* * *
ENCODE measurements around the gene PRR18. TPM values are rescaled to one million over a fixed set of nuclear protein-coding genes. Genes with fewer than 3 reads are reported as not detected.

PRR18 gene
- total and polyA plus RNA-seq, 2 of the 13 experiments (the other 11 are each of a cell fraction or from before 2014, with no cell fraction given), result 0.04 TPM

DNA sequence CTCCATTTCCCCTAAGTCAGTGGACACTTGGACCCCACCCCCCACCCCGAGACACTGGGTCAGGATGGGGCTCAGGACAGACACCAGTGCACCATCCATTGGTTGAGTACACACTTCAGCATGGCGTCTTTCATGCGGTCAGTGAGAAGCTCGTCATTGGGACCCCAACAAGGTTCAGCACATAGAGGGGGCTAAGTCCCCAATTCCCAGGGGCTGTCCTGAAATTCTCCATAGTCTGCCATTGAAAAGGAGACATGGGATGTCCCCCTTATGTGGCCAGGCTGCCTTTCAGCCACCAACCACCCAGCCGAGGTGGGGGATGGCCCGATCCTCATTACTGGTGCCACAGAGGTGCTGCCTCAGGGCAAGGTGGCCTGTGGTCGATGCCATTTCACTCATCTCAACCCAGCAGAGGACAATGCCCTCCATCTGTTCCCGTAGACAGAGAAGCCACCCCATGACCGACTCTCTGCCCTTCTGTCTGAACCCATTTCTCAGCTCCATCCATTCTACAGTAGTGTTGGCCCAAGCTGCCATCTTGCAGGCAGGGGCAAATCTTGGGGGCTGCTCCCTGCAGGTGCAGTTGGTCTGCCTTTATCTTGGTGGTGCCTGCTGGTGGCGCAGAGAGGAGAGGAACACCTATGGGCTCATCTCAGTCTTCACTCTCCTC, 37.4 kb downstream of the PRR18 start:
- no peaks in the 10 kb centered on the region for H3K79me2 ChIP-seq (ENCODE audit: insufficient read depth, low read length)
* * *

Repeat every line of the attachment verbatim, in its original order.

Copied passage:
ENCODE measurements around the gene PRR18. TPM values are rescaled to one million over a fixed set of nuclear protein-coding genes. Genes with fewer than 3 reads are reported as not detected.

PRR18 gene
- total and polyA plus RNA-seq, 2 of the 13 experiments (the other 11 are each of a cell fraction or from before 2014, with no cell fraction given), result 0.04 TPM

DNA sequence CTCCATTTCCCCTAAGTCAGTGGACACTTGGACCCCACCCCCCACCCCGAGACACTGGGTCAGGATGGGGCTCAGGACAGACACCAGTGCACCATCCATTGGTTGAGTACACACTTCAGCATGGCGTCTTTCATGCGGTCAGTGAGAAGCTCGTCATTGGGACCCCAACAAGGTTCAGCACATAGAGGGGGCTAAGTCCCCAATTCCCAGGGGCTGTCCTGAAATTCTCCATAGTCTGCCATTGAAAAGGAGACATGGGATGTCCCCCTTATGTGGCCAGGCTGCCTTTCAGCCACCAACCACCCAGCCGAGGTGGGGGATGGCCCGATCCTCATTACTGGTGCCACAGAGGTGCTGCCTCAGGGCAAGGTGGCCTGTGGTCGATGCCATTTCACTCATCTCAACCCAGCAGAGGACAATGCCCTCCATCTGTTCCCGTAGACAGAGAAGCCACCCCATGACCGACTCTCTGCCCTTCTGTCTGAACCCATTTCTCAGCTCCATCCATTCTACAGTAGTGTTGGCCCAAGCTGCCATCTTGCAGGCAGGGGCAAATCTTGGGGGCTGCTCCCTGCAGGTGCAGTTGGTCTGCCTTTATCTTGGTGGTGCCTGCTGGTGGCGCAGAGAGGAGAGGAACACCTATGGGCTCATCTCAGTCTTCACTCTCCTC, 37.4 kb downstream of the PRR18 start:
- no peaks in the 10 kb centered on the region for H3K79me2 ChIP-seq (ENCODE audit: insufficient read depth, low read length)